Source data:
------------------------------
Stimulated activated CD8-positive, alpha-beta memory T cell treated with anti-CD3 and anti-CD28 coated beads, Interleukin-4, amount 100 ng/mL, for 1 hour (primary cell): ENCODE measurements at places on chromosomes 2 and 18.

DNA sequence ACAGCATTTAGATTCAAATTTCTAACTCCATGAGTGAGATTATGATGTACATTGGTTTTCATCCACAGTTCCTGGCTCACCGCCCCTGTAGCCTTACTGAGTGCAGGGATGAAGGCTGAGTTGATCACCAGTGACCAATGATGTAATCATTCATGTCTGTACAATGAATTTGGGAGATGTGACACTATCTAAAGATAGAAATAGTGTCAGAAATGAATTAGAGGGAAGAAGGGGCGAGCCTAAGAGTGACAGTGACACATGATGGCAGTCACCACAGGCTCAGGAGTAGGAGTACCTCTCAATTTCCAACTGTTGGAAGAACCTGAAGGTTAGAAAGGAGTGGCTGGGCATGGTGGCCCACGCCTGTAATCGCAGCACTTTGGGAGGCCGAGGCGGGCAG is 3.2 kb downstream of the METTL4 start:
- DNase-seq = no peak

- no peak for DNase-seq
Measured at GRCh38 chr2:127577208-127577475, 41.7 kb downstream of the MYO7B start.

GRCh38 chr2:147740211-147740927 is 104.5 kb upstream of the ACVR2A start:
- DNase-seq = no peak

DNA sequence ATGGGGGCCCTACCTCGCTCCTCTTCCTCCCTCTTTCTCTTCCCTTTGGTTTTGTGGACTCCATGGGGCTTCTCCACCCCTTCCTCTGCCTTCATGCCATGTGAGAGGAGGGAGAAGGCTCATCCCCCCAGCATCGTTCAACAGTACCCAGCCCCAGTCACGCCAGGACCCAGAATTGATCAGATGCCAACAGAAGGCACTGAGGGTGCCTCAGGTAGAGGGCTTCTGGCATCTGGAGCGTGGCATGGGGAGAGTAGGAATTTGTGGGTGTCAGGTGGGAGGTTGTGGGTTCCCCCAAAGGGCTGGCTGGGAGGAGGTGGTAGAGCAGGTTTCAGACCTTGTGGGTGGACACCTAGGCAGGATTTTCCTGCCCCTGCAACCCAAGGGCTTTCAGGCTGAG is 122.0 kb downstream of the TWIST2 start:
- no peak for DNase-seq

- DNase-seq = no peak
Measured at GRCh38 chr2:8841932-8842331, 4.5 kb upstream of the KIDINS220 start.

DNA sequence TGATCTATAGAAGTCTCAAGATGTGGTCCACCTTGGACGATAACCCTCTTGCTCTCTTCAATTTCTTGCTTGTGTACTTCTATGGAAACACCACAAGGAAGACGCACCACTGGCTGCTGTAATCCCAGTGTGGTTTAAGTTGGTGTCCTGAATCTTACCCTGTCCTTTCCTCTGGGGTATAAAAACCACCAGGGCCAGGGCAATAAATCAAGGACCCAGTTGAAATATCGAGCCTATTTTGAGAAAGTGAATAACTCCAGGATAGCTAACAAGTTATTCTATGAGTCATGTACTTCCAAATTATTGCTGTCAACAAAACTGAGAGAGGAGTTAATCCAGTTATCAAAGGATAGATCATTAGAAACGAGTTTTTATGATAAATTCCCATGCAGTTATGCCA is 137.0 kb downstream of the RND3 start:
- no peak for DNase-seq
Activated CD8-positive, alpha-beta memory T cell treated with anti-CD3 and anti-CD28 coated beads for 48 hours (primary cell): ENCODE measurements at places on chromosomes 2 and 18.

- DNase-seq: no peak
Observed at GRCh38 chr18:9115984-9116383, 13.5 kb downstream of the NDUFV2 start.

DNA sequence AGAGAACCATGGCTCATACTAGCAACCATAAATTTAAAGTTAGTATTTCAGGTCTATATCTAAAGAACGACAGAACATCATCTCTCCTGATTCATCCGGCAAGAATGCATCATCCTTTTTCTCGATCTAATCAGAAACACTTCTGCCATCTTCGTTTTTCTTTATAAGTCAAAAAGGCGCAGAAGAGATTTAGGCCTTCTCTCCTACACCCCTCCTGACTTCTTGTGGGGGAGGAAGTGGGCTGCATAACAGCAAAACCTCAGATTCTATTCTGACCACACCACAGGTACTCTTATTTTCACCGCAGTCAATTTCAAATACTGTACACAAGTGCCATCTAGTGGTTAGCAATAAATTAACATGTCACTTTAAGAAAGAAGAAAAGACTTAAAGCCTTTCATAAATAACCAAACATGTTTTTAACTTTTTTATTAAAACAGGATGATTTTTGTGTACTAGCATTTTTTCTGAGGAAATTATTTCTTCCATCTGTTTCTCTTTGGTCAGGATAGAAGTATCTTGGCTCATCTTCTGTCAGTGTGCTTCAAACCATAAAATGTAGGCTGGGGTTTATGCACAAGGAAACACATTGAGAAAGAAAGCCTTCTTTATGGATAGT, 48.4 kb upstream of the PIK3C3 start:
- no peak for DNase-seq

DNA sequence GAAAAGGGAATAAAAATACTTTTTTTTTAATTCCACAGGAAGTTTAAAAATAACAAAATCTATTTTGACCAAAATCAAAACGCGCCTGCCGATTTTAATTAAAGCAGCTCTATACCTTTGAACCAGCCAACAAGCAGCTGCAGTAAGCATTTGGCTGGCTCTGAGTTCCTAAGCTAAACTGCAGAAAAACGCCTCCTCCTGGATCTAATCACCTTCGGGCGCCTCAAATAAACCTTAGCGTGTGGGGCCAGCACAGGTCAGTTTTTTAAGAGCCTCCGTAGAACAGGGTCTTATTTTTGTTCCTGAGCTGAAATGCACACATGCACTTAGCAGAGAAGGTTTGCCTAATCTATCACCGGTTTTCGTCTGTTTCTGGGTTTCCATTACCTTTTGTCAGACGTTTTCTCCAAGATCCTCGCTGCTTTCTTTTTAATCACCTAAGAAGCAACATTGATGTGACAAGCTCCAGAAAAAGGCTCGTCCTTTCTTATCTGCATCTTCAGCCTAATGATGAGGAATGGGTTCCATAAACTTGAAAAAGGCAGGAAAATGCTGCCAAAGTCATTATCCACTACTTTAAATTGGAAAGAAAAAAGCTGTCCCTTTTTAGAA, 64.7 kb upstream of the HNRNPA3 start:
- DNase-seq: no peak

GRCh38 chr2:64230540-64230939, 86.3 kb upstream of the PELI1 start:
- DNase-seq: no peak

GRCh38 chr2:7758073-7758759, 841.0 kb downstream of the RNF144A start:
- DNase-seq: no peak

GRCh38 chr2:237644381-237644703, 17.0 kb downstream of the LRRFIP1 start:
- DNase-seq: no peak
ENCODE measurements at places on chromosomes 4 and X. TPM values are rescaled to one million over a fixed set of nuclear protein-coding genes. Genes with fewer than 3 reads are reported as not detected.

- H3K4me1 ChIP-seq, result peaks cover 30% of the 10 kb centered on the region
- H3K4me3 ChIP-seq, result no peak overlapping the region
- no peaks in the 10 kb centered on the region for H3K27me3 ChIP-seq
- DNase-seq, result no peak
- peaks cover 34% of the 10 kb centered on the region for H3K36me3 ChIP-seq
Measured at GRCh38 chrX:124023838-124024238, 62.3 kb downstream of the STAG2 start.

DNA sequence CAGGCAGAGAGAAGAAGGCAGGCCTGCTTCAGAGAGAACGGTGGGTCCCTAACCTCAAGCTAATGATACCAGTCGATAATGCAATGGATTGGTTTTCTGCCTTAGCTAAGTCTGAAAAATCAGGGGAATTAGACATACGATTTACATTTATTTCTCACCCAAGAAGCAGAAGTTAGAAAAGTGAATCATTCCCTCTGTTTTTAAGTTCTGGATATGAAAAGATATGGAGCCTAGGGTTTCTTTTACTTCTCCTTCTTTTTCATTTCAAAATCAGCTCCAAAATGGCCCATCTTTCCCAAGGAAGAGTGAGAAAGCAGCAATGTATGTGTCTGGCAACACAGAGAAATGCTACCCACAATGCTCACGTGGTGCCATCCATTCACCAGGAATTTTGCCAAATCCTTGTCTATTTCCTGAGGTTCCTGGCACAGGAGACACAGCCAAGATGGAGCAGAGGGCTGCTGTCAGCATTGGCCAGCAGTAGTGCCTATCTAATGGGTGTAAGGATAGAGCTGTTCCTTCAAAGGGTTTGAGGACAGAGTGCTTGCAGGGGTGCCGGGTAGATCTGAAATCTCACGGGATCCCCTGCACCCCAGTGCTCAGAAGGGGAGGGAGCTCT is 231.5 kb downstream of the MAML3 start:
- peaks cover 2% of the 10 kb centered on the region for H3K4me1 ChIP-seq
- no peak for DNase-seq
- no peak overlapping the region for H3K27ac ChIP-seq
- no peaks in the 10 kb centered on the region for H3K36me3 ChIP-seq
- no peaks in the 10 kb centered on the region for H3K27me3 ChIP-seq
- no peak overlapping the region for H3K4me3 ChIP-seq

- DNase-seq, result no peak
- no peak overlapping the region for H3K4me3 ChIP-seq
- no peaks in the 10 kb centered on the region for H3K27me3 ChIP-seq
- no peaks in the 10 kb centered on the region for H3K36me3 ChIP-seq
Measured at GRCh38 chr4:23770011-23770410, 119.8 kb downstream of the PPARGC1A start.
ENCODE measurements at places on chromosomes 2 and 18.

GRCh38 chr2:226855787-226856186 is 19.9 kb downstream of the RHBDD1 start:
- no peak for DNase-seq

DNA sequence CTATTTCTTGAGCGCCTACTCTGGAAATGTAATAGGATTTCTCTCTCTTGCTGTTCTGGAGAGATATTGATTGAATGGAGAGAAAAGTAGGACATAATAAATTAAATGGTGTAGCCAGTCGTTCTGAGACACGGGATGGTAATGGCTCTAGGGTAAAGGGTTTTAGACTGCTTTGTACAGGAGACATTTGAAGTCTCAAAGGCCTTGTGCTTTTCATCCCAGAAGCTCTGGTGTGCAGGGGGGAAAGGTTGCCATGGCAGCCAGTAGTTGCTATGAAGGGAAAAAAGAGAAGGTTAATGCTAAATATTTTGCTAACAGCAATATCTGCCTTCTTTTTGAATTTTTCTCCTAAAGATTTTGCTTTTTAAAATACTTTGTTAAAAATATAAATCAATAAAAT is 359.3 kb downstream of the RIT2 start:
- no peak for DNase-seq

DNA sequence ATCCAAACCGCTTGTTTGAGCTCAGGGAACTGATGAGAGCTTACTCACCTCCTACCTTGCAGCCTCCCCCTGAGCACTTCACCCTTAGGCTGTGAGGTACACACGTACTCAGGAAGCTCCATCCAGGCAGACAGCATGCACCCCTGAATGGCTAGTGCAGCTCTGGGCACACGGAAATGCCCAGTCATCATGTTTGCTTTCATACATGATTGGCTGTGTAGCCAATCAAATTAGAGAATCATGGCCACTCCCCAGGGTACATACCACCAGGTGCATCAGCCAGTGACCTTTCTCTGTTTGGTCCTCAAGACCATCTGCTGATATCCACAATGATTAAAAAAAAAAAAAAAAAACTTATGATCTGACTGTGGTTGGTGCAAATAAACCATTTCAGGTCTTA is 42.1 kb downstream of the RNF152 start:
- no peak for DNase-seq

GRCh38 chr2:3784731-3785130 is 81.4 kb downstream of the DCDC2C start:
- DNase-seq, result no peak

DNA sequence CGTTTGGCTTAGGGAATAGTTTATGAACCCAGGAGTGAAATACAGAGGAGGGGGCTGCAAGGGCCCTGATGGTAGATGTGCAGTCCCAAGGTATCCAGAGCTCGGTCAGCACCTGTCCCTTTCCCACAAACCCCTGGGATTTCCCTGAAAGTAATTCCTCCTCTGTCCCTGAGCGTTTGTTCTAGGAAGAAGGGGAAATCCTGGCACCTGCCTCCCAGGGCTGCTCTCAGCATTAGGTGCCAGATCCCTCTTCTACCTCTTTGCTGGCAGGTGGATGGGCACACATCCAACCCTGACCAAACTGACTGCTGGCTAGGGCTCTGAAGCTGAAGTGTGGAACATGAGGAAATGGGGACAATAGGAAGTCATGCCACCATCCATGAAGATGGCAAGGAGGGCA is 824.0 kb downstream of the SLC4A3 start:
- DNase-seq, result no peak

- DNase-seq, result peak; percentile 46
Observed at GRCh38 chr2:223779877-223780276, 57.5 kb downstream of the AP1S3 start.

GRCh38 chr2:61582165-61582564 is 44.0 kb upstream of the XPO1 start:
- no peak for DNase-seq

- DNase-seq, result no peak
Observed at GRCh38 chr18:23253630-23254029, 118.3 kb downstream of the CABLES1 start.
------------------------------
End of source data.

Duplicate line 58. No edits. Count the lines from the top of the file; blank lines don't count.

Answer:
Observed at GRCh38 chr2:223779877-223780276, 57.5 kb downstream of the AP1S3 start.